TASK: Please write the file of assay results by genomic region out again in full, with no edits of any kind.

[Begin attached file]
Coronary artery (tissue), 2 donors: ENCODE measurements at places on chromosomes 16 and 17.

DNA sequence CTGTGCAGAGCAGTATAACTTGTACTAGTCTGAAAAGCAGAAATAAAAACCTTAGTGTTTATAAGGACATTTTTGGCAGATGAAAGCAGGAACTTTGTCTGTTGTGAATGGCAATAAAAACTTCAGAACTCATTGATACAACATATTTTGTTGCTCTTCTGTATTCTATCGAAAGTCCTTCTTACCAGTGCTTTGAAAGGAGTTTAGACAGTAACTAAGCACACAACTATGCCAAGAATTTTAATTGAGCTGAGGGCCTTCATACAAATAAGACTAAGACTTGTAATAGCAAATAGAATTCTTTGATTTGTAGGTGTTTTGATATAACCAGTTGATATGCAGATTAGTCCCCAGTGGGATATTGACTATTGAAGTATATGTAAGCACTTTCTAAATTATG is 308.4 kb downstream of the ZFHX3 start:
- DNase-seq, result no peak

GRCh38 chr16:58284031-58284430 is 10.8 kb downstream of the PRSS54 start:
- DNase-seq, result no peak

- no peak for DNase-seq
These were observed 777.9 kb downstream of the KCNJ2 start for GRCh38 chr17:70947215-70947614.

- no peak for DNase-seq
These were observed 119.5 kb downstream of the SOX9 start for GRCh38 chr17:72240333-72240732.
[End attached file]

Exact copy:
Coronary artery (tissue), 2 donors: ENCODE measurements at places on chromosomes 16 and 17.

DNA sequence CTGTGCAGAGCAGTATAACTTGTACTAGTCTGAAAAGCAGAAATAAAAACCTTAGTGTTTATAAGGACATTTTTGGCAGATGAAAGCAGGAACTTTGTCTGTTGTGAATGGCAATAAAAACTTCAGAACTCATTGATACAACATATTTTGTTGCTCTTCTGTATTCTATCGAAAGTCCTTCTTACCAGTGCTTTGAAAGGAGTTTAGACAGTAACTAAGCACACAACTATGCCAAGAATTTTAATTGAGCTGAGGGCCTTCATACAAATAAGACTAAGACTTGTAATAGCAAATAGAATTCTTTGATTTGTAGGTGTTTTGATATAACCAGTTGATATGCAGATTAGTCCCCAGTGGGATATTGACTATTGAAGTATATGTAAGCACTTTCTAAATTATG is 308.4 kb downstream of the ZFHX3 start:
- DNase-seq, result no peak

GRCh38 chr16:58284031-58284430 is 10.8 kb downstream of the PRSS54 start:
- DNase-seq, result no peak

- no peak for DNase-seq
These were observed 777.9 kb downstream of the KCNJ2 start for GRCh38 chr17:70947215-70947614.

- no peak for DNase-seq
These were observed 119.5 kb downstream of the SOX9 start for GRCh38 chr17:72240333-72240732.